Project: Orcas Island Retreat
Architects: DeForest Architects
Project Team: John DeForest, Rosie Donovan, Geoff Briggs, Meredith Kelly
Interior Design: NB Design Group
Project Manager: Alison Kartiganer, Lumberjill
Structural: Swenson Say Faget
Landscape design: Allworth Design
Location: San Juan Islands, Washington
Photography: Tim Bies
A young couple asked DeForest to help create “a place to share with friends, a place for adventure and exploring, being a kid again, cooking together, experiencing nature and being part of something bigger.” The result is a long-term plan for “restoring the soul of the property” including designing this main house, renovating a number of existing cabins, and generally creating a more sustainable landscape and building infrastructure for future generations.
This extended family loves to gather together summer-camp style. Their property has a new main lodge and 10 existing cabins dotted along the coast of one of Washington state’s sublimely beautiful San Juan Islands. While at first the family looked into remodeling the existing main lodge, it had been added onto piecemeal over many years in a way that gave it a strange layout, was structurally unsound, had unhealthy lead paint and asbestos inside, was too large and its proximity to the shore was non-conforming with today’s shoreline regulations.
Six of the cabins had been arranged around a lawn that faced the beach. “The existing main house was plunked right in the middle of the lawn close to the shore and blocked the view from several of the smaller cabins,” project architect Rosie Donovan of DeForest Architects says. “We encouraged the owners to build their new main house away from the shoreline to give all of those cabins a view of the water and a better relationship with each other.” This allowed the team to design a “great lawn” gathering area shared by all seven structures. It also allowed them to remove a creosote bulkhead at the shoreline, regrade the land and beach and install new ‘beach nourishment’ rocks and sand at the shoreline to improve the fish habitat, particularly for salmon.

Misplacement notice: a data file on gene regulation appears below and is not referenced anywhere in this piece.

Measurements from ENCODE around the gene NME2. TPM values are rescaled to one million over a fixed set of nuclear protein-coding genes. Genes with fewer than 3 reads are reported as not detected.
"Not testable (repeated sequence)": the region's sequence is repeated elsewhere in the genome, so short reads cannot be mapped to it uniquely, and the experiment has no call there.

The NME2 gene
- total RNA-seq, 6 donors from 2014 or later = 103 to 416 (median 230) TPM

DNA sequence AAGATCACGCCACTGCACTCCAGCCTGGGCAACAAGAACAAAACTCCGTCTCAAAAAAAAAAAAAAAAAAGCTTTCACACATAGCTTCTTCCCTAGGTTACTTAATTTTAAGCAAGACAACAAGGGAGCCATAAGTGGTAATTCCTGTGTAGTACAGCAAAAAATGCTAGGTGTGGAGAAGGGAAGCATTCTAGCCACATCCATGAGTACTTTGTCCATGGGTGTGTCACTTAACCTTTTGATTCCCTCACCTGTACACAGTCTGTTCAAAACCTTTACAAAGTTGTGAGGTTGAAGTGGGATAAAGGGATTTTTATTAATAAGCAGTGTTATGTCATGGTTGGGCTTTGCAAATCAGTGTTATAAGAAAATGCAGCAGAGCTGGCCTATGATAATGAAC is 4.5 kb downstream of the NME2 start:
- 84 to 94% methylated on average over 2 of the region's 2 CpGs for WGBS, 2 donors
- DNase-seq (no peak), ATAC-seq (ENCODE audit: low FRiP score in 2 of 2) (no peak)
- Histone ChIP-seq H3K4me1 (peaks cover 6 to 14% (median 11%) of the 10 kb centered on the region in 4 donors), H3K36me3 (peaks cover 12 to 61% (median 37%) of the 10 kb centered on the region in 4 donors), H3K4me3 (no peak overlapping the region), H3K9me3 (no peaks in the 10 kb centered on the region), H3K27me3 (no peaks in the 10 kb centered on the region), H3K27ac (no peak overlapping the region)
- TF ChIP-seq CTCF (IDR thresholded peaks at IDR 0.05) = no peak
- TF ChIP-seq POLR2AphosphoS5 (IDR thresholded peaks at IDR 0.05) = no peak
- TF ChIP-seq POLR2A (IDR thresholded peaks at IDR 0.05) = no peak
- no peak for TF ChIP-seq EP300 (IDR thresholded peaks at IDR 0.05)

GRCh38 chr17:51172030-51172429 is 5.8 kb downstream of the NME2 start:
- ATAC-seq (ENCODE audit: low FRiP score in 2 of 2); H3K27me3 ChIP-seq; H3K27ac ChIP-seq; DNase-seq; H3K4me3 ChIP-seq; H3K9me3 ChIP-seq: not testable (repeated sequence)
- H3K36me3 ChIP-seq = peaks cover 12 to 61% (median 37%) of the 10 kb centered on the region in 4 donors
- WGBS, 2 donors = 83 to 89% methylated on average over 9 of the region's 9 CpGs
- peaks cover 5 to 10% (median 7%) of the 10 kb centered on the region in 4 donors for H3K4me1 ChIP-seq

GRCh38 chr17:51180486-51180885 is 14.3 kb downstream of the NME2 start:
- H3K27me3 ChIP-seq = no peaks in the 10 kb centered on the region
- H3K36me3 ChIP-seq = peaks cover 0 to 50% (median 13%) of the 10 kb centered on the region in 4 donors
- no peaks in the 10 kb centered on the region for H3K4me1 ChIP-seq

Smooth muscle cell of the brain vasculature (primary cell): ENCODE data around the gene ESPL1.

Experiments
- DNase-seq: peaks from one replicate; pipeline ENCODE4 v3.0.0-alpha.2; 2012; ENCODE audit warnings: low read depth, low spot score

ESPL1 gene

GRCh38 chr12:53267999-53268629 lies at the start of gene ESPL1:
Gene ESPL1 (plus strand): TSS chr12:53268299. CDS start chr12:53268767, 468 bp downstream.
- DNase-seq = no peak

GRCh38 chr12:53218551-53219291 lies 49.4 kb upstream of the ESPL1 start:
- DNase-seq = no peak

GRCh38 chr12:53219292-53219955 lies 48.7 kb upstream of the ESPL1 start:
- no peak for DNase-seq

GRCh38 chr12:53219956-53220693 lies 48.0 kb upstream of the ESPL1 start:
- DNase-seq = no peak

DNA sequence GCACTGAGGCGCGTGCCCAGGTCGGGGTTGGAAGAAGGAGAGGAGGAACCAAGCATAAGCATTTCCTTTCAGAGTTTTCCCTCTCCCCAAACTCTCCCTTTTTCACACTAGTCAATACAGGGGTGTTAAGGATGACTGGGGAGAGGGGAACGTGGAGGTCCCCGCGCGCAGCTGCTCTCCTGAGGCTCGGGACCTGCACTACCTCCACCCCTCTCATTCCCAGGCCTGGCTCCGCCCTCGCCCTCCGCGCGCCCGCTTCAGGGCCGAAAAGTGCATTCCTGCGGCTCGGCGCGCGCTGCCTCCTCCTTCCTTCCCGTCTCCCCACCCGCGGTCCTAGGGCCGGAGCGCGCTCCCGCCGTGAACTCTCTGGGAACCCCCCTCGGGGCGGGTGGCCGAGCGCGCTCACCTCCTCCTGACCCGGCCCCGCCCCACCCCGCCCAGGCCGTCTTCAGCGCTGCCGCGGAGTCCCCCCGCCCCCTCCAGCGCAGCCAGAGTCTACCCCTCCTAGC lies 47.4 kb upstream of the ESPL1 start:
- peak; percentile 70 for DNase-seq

“The owners wanted generations of family and friends to love this place and to make memories here, so we held a friends and family workshop for the owners and their extended group of friends to get at the heart of what they were looking for,” Donovan says. “Some of the themes that arose from that exercise were relaxation, discovery, family, traditions, exploration, play, connection and peace.”
The new Orcas Island retreat is nestled between the edge of the woods and a rocky outcropping, in a natural saddle about 200 feet back from the shoreline. Now the great lawn is shared by six cabins and the main lodge. Donovan adjusted the footprint to avoid the rocks and to work with the slope. “Stone walls serve to ground the house in the landscape,” she says. Inside, the house has level changes that line up with the terraced landscape around it.
For inspiration, the architect looked to the rustic vernacular of the island and the existing buildings on the site. “The existing simple rustic cabins had their origin in the local farm-and-cabin language of the islands, and their weathered materials mirror the palette of the local stone and plants in the landscape,” Donovan says. “We used a slightly more refined version of that palette for the finishes of the new house, and we used similar building and roof forms.”
The new Orcas Island retreat is a modern rustic home with architecture that’s harmonious with its beautiful site and has some fun surprises inside.